The Cranston Public Library system was formed in 1968 when six independent neighborhood libraries came together as one library system. CPL currently has a Central Library and five neighborhood branches.
1888 - The Auburn Public Library opens as the Auburn Public Library Association. It opens in a little store on the northeast corner of Wellington Avenue with a collection of between 500-1000 volumes.
1895 - The Arlington Library opens in the neighborhood district hall with a collection of 500 volumes.
1896 - Oak Lawn Library opens in a building that was formerly a school house.
1897 - The Edgewood Public Library opens on March 13, 1897 with a collection of 800 volumes in a small school at Park and Warwick Avenues. On November 4, 1897, the library moves into a new building on Norwood Avenue near Broad Street.
1907 - The Arlington Library moves to new Cranston Street Building. Arlington also adds a branch in the Cranston Print Works Brick Store which lasted for fifty years until the building was razed.
1927 - Knightsville Library opens in a store front.
1927 - On November 13, 1927 the William H. Hall Free Library opens to the public. The Hall Library replaces the Edgewood Public Library.
1932 - The Thornton Library opens in a store front. The library would move several times over its history to different locations on Plainfield Pike.
1960s - The Cranston City Council commissions a study by Kenneth Shaffer of Simmons College in 1965 to craft recommendations for library development in the city. Based on the Shaffer report and in accordance with RI law, the City Council establishes the Cranston Public Library system in 1966. The six neighborhood libraries are invited to join. In 1968 the Oak Lawn Library becomes the first of to join. James Giles is appointed the first Library Director in 1968.
1962 - Knightsville Library moves into its new location at 1847 Cranston Street on land donated by the estate of Gerard Ruggieri.
1966 - In celebration of its 75th anniversary as a library, an addition is put onto the Oak Lawn Library.
1977 - The Thornton library branch is closed when the City Council refuses to fund the $4000 appropriation needed to run the facility.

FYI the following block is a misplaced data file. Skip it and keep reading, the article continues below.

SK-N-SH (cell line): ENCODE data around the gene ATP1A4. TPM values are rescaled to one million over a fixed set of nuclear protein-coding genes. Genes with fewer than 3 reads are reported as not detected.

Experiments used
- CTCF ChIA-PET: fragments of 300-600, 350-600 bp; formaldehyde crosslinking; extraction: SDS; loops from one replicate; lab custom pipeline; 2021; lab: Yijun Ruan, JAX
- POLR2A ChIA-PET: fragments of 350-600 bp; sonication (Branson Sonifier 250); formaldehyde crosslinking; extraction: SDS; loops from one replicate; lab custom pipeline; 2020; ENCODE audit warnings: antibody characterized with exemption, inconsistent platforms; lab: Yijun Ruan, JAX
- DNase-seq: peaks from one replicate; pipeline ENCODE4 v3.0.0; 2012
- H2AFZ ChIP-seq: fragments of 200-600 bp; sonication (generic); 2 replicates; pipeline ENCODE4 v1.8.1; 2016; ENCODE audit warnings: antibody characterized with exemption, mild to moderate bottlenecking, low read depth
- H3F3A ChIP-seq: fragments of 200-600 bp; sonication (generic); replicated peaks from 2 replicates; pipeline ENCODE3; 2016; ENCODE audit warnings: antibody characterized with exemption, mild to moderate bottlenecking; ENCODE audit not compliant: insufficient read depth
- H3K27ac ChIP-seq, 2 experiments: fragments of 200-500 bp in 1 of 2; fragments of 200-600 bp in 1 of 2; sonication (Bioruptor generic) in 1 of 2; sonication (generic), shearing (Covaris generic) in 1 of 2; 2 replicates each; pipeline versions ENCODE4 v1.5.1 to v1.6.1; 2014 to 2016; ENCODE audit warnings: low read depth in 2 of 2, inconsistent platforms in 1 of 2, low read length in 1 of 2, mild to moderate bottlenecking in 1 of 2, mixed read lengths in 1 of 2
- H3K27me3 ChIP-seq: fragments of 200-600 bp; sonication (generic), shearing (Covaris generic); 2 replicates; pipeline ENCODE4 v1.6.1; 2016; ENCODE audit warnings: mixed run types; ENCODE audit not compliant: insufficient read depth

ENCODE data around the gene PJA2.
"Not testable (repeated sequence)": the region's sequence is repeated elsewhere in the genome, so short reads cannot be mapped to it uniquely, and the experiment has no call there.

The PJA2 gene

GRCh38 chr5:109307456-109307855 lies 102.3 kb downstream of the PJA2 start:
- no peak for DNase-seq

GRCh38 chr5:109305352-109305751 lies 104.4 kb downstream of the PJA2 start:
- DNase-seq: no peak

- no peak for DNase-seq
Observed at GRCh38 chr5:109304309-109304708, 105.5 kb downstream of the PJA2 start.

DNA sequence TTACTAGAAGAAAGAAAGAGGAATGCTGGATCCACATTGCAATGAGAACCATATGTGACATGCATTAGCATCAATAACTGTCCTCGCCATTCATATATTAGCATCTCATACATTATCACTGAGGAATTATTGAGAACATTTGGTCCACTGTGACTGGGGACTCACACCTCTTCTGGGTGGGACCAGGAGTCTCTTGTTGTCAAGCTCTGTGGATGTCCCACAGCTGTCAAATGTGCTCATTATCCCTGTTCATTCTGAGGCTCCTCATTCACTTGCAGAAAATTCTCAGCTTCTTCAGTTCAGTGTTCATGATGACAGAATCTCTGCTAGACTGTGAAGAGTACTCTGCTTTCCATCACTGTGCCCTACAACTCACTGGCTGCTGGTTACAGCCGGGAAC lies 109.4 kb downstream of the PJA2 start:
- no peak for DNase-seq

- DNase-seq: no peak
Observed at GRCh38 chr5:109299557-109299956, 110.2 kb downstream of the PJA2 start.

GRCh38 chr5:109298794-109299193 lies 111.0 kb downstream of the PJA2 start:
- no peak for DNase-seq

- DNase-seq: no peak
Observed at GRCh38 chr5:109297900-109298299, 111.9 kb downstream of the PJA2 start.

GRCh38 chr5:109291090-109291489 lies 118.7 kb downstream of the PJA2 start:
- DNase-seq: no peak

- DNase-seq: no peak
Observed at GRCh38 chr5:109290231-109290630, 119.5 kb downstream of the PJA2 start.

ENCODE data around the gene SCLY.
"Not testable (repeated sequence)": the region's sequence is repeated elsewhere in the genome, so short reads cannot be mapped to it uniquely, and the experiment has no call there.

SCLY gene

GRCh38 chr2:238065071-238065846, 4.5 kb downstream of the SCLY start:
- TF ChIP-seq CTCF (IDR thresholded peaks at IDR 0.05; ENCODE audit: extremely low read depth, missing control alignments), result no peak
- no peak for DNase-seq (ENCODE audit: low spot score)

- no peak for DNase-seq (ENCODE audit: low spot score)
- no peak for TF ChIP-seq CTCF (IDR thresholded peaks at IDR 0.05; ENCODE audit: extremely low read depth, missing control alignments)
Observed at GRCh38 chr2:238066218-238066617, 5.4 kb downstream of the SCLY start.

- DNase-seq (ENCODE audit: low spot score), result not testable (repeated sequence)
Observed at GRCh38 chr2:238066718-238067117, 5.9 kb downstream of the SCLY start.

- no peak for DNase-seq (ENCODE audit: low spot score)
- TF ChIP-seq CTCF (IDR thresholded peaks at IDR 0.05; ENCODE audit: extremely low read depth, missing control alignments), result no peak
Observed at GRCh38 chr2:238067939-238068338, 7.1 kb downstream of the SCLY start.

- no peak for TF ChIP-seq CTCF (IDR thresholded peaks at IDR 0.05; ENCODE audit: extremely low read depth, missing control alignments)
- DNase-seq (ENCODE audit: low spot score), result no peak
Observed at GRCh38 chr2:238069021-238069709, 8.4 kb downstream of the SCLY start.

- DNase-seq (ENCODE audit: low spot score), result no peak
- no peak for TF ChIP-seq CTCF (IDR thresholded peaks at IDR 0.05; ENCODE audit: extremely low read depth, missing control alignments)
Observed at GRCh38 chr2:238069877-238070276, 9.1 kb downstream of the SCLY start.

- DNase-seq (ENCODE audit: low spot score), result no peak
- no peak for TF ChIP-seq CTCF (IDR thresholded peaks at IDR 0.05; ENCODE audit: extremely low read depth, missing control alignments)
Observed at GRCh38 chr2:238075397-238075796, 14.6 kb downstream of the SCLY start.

1980s - The 1980s brought on a decade of major library development and renovation. The Central Library is opened in 1983 on Sockanosset Cross Road and becomes the administrative center of the library system.
1987 - In an agreement with the city of Cranston, The Arlington Library building on Cranston Street is turned over to the city and demolished to build a new Cranston Senior Center. The agreement calls for the Arlington Reading Room to be located inside the new Center.
1989 - The William Hall Library receives an extensive and much-needed renovation.
1990s - The wave of library development in Cranston continues in the early 1990s. The Oak Lawn branch experiences expansion and renovation in 1990. A new Auburn branch building is constructed in 1991. An addition to the Central Library is completed in 1993. James Giles retires in 1994 after 26 years as Library Director. David Macksam is appointed Library Director in 1995.
2000s - The explosion of personal computers, the Internet and associated technologies saw major changes come to the library. CPL begins offering free use of public computers and wireless Internet access. In 2006 a $900,000 bond initiative is passed to complete major infrastructure projects throughout the library system.
2012 - David Macksam retires as Library Director; Edward Garcia is appointed as CPL's third Library Director.
2013 - The Arlington Reading Room at the Cranston Senior Center is renovated using federal funds into the new Arlington Branch Library with new collections and updated technology.
2015 - "The C Lab" opens at the Central Library after a renovation of the reference department using funds from the Champlin Foundations. The C Lab is the library's multi-use digital media learning space.